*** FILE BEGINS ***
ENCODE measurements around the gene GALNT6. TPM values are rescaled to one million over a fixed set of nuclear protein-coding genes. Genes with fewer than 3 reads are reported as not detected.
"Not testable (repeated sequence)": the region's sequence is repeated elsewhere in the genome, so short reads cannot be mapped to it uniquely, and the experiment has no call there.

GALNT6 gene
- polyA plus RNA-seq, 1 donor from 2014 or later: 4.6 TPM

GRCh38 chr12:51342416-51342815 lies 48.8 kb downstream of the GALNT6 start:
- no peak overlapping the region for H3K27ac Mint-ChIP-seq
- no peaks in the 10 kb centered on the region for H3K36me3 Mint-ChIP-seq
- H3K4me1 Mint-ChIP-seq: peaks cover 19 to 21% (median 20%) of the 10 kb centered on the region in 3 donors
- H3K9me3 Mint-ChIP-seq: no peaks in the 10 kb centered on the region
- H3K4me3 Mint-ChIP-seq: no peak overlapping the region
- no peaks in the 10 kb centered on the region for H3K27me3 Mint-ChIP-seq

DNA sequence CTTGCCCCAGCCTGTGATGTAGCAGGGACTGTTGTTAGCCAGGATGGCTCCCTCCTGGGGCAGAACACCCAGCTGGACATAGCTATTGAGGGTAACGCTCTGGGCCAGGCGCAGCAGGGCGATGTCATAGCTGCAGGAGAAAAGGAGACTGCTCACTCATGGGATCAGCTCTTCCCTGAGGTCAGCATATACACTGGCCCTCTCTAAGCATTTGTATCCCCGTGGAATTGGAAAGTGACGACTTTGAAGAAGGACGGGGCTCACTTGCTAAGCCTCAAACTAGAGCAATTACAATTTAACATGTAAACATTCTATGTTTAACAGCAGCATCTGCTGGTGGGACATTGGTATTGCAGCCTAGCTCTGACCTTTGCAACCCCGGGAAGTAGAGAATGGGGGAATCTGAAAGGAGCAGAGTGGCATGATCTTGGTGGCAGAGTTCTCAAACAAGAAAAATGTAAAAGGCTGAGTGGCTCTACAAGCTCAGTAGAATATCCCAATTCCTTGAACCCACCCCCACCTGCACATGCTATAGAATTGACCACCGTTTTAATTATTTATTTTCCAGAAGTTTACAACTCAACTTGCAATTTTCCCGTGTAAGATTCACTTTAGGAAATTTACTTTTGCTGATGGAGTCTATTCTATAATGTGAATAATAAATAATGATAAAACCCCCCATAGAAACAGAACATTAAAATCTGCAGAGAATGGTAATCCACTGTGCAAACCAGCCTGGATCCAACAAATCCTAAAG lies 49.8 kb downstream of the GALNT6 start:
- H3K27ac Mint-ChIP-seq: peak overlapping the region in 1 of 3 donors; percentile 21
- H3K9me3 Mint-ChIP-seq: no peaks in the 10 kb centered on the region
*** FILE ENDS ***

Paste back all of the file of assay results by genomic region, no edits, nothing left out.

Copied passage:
ENCODE measurements around the gene GALNT6. TPM values are rescaled to one million over a fixed set of nuclear protein-coding genes. Genes with fewer than 3 reads are reported as not detected.
"Not testable (repeated sequence)": the region's sequence is repeated elsewhere in the genome, so short reads cannot be mapped to it uniquely, and the experiment has no call there.

GALNT6 gene
- polyA plus RNA-seq, 1 donor from 2014 or later: 4.6 TPM

GRCh38 chr12:51342416-51342815 lies 48.8 kb downstream of the GALNT6 start:
- no peak overlapping the region for H3K27ac Mint-ChIP-seq
- no peaks in the 10 kb centered on the region for H3K36me3 Mint-ChIP-seq
- H3K4me1 Mint-ChIP-seq: peaks cover 19 to 21% (median 20%) of the 10 kb centered on the region in 3 donors
- H3K9me3 Mint-ChIP-seq: no peaks in the 10 kb centered on the region
- H3K4me3 Mint-ChIP-seq: no peak overlapping the region
- no peaks in the 10 kb centered on the region for H3K27me3 Mint-ChIP-seq

DNA sequence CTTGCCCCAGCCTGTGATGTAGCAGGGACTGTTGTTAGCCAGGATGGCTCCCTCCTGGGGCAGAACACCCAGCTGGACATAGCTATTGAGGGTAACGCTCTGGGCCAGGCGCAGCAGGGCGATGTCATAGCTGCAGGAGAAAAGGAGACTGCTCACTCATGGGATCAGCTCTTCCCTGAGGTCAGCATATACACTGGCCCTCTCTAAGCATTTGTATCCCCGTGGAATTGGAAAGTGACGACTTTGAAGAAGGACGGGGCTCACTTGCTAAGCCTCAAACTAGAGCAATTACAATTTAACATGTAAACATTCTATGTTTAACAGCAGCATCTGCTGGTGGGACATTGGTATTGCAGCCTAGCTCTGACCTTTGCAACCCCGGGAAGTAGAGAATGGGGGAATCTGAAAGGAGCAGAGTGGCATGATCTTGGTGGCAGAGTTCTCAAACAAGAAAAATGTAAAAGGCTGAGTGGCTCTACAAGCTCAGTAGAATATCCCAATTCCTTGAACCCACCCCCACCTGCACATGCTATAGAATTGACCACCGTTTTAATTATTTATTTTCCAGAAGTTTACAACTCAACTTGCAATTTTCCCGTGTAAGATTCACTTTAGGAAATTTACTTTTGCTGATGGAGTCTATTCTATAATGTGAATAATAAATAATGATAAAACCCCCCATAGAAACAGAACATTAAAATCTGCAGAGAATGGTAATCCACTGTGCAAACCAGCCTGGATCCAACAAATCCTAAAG lies 49.8 kb downstream of the GALNT6 start:
- H3K27ac Mint-ChIP-seq: peak overlapping the region in 1 of 3 donors; percentile 21
- H3K9me3 Mint-ChIP-seq: no peaks in the 10 kb centered on the region